“Freedom’s what you choose to do with what’s been done to you.” Madonna’s Madame X Tour in Chicago and Come From Away National Tour in Detroit

[Image Source: Wikipedia]

“Unhappy the land where heroes are needed.” – Galileo, in Brecht’s Life of Galileo (1943)

“The theater, which is in no thing, but makes use of everything – gestures, sounds, words, screams, light, darkness – rediscovers itself at precisely the point where the mind requires a language to express its manifestations…. To break through language in order to touch life is to create or recreate the theatre.” – Antonin Artaud, The Theatre and Its Double (1938)

[Image Source: Wikipedia]

“…agitprop theatre, a highly politicized theatre that originated in 1920s Europe and spread to the United States; the plays of Bertolt Brecht are a notable example. Russian agitprop theater was noted for its cardboard characters of perfect virtue and complete evil, and its coarse ridicule. Gradually the term agitprop came to describe any kind of highly politicized art.” – Wikipedia entry on “Agitprop Theatre

“Stop the world/Take a picture/Try to capture/To ensure this moment lasts/We’re still in it, but in a minute -/That’s the limit – and this present will be past.” – “Stop the World,” Come From Away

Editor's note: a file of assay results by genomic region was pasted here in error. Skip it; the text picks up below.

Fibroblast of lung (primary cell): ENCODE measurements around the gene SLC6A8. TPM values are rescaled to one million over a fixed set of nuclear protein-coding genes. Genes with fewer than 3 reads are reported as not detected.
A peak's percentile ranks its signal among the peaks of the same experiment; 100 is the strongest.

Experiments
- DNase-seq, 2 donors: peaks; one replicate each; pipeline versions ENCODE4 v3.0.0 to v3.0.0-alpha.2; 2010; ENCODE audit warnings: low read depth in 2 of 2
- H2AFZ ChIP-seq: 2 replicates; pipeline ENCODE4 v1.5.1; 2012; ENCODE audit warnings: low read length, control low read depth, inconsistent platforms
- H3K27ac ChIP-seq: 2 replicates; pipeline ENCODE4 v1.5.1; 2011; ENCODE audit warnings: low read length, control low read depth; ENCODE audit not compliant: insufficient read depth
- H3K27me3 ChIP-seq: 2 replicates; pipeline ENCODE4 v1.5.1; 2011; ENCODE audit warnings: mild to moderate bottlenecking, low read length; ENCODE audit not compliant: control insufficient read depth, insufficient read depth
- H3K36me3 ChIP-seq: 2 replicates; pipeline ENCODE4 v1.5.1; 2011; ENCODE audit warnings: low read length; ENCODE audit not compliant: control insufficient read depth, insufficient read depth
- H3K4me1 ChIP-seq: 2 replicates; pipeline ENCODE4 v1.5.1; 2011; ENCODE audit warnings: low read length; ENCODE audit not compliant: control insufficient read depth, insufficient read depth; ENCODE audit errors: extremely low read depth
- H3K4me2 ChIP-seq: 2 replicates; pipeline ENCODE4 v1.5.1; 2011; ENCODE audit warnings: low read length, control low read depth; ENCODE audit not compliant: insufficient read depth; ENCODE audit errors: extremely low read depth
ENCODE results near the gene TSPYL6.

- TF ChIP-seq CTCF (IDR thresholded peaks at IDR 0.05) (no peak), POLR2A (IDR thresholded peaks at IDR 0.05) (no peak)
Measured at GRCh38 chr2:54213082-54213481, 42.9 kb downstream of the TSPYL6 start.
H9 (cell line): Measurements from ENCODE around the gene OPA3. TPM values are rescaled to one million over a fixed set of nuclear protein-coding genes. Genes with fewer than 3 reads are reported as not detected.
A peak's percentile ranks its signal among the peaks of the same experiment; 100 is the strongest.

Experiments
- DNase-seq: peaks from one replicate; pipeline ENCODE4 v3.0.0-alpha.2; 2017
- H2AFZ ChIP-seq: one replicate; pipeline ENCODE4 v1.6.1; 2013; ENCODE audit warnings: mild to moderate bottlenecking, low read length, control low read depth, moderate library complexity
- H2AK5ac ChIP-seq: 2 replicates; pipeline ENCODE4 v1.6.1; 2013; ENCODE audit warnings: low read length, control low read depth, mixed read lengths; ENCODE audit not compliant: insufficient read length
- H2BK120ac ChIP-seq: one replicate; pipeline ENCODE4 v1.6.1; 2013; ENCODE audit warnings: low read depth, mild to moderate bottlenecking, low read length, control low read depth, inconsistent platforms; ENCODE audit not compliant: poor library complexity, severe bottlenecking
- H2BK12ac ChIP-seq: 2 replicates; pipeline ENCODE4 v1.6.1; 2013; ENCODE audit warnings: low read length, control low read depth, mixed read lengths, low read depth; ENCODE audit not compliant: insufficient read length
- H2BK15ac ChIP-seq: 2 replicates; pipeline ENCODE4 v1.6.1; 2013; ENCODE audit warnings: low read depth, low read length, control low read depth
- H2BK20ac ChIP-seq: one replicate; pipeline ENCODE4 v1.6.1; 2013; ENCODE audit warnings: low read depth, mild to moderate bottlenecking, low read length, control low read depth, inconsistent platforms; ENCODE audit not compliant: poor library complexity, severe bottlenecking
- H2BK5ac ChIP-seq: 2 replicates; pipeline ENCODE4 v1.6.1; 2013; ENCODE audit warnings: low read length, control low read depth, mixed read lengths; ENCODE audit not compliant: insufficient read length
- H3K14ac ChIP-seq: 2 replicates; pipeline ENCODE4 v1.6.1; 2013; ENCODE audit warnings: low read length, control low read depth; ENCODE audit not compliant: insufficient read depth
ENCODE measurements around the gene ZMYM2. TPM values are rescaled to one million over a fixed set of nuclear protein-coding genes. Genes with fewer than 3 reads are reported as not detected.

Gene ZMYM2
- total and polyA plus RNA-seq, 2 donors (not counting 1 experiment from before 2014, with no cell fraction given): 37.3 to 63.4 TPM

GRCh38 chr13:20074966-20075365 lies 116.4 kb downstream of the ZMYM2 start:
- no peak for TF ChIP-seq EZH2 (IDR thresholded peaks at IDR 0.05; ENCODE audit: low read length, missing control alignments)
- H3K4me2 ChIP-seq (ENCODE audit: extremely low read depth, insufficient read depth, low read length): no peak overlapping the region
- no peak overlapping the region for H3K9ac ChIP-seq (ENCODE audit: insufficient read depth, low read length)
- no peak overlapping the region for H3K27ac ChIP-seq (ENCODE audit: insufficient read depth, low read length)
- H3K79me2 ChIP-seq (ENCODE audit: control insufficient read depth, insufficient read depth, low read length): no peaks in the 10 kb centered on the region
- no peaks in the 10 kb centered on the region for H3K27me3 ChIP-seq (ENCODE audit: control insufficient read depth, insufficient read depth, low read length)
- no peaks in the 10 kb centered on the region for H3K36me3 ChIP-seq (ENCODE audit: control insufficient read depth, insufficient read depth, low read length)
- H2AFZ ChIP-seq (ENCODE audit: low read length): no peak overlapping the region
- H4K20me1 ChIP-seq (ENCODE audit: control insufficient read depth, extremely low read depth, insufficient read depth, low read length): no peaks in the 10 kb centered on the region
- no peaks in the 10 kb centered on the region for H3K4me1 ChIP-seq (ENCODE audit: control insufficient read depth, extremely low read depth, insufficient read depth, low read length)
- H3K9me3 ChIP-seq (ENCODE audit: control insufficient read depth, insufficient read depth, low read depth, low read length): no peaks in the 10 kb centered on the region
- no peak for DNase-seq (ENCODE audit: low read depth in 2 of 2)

“I’m not your bitch. Don’t hang your shit on me.” – Madonna, “Human Nature” from Bedtime Stories

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[Image Source: Wikipedia]

It’s funny – not “ha ha” funny, but odd funny – that I haven’t much wanted to write anything else since seeing Joker three weeks ago. That film – and Joaquin Phoenix’ transcendent performance – took up permanent residence in my brain and refracted everything I’ve viewed since. I’m still digesting that film and its profound reflection of our fragmented society. I want to see it again (and again), but maybe it’s for the best that life has intervened and, consequently, I haven’t been able to indulge that impulse.

My co-workers and yours truly in line for Madame X

Joker makes its plea for compassion and empathy in strokes both bold and nuanced, and it leaves a bruise (on the heart). That same earnest desire to reach through and wake us from our collective self-absorption and malaise was evident in two other performances I’ve taken in recently: Come From Away‘s National Tour stop at Detroit’s Fisher Theatre and Madonna’s Madame X tour residency at the Chicago Theatre, one a decided crowd-pleaser and the other a riding crop upside the head. I’m sure you can guess which is which.

Come From Away [Image Source: Wikipedia]

Come From Away is a beautiful show, on its surface a pastoral ode to the power of human kindness, belying its sharp-eyed critique of the darker sides of human nature.

Wrapped in the aural comfort food of its Chieftains-esque score, Come From Away tells the story of 38 planes rerouted to the tiny Newfoundland town of Gander during the days following 9/11 and the joys (and tensions) of a tight-knit community faced with housing and feeding and comforting thousands of stranded, anxious, and exhausted international travelers.

Come From Away [Image Source: Wikipedia]